When my freshman year closed, I had begun to know that by diligence I might have a fair standing in my class. Indeed I already had it. Before the close of the first term, I overheard some boys in rather loud dispute as to who was going to "lead the class." H. B. Smith, Mel Weston, H. T. Cheever were all mentioned. Moses McLellan with his magisterial voice said aloud, "You are all wrong, gentlemen; Hamlin is going to lead this class," and gave his reasons. I only noted that his interference was not scouted. It surprised me more than anything of the kind that had happened. Cole took hold of it and said, "Aim for the first rank, and take it for Christ and his cause." He may have stirred my ambition some, but I did not look upon it as either possible or desirable.

I closed the first year with gratitude and joy. My health was good, and I had learned to study. One habit was of great advantage to me in the languages. Immediately after recitations I sat down in my room and read over the whole lesson, so as to fix whatever light I had gained on any passage or word. This aided me to remedy, in some measure, the deficiency in my "fit."

Home at length, enjoying my first vacation; freshman year closed, and sophomore dignity already on my youthful brow. Everything about the farm wore a charm unknown before. My brother had everything in order, and I entered into his plans with enthusiasm. He had a "porcine" that he was proud of. He was going to fatten it. I had just read in The Oxford Democrat the advice to cut off an inch or two of a pig's tail on commencing the fattening process. The bleeding would be slight, but vastly beneficial. I advised my brother to do it. He would n't go into that pen for any such purpose. Opening the large blade of my pocketknife, I was in the pen instanter, and had hold of the quirl of the tail with my left hand. The wild beast plunged round the pen so that I could hardly hold on, but I gave the tail a slash and brought off triumphantly, not two inches, but five or six! The next morning the poor pig had bled so much he could only stagger about. We called one of our neighbors He said, "Kill it immediately; it will make good pork as it is." I felt awfully ashamed and conscience­smitten. I felt for the poor pig. He drank feebly the buttermilk I gave him, and I had to go and call a butcher, and we had fresh pork before the time. The joke was upon me decidedly. That was a specimen of my "college l'arnin'." My brother­in­law, Mr. William Stone, laughed and laughed immoderately over it. Two or three years more, he said, would make me the greatest farmer in New England. He thought everything of me, and could joke me without offense. I took my honor as meekly as possible.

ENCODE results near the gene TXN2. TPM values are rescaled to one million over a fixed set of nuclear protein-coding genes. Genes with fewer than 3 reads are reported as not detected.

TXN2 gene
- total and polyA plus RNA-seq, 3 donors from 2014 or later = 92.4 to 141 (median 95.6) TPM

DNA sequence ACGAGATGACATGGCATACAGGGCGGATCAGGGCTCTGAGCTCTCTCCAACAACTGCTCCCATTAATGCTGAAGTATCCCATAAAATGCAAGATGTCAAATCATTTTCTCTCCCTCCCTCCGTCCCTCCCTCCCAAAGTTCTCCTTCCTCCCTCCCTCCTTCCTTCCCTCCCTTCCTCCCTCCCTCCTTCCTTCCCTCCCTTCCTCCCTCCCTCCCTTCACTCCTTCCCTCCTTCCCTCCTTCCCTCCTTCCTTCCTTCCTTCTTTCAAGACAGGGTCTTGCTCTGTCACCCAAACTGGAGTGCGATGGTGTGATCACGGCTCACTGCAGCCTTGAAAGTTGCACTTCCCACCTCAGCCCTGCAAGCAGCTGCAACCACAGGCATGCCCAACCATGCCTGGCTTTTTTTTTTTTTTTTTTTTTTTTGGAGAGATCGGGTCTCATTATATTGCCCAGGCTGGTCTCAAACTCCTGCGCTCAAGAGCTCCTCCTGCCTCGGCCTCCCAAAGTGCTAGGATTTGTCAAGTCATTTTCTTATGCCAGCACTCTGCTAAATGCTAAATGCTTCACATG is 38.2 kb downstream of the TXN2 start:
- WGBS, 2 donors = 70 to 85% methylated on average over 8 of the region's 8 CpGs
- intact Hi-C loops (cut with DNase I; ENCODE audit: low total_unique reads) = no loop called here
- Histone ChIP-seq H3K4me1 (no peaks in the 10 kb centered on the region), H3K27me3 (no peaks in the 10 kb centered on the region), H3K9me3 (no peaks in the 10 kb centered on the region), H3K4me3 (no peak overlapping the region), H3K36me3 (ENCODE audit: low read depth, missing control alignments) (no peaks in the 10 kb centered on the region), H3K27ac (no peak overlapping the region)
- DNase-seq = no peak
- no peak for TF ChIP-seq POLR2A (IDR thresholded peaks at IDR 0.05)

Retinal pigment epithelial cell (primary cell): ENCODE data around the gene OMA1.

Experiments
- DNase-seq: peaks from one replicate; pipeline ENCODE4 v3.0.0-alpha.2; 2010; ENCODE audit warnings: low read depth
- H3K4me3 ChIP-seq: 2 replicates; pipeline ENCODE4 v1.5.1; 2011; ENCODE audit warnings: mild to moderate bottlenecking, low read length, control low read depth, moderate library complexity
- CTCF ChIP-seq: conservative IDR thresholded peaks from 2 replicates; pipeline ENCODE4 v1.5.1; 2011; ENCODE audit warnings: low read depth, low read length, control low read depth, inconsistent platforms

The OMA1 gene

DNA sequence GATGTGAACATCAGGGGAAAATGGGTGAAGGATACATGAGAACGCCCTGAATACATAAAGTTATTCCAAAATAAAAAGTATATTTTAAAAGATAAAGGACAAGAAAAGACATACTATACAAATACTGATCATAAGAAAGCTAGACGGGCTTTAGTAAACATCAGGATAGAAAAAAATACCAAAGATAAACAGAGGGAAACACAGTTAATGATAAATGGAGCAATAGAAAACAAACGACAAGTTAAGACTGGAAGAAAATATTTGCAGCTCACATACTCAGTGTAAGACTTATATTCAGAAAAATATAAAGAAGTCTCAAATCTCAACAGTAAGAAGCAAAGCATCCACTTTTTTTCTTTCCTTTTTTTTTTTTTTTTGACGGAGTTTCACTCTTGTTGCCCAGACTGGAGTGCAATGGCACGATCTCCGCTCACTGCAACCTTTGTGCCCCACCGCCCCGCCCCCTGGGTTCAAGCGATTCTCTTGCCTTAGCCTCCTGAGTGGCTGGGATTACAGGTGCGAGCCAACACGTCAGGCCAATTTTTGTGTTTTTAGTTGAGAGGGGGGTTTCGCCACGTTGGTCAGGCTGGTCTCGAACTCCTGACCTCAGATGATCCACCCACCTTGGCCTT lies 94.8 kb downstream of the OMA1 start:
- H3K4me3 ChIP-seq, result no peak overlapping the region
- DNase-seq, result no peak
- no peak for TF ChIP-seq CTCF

In the vacation I earned something as a Sunday school agent, visiting remote districts and establishing Sunday­schools. I found the people generally ready and waiting, or I would have done nothing.

As I have mentioned above, I applied to the Education Society for aid, but my generous and noble cousin, Hon. A. D. F. Foster, of Worcester, was more to me than the society, and I drew aid from it only part of the time.

I was induced by Professor Upham to take the academy in Rochester, New Hampshire, the native place of the Uphams, for one term. He said that I could keep along with my class perfectly well, and earn fifty or sixty dollars besides. I had such confidence in his wisdom, and such want of the money, that I yielded, but it was a great mistake. As to the academy, I came off with honor, and made some friends dear to me still. It was, however, an injury to my studies, and I have always advised students never to drop out of their course for a single day. At the close of the academy term I walked from Rochester to Portland. One day I made thirty­seven and one­half miles, my greatest day's walk. My rule was twenty­five miles a day, and that I could keep up for any length of time. I had no desire to try that stint again.

On reaching Portland, I found my brother, Mr. Farley, with his sister, Miss Susan Farley, just stepping on board the brig Florida, Captain Stallard, for a trip to St. John, New Brunswick. I accepted their invitation to go with them and for the first time put to sea, and for the first time set my foot on the dominions of his majesty William IV. I saw the sea and felt its nauseating power; and I saw English colonial society in a most interesting manner. It was a very enjoyable excursion, treasured up in memory still. The coming in of the tide at St. John was worth going to see.

I returned in season for the term, and my examination, whether satisfactory or not, was accepted. I resolved to be absent from my class no more.

In our sophomore year there was no hazing, because we had set ourselves against it from the beginning, and as it was a monopoly of the sophomore class, the freshmen were safe. In the sophomore year I was one of Longfellow's assistant librarians, which brought very small pay, but always a word or two with him. Any inquiry about an author usually brought him out, but he was always busy with some investigation of his own, and we did not intrude upon him. He was universally liked, and no one wished to intrude upon him.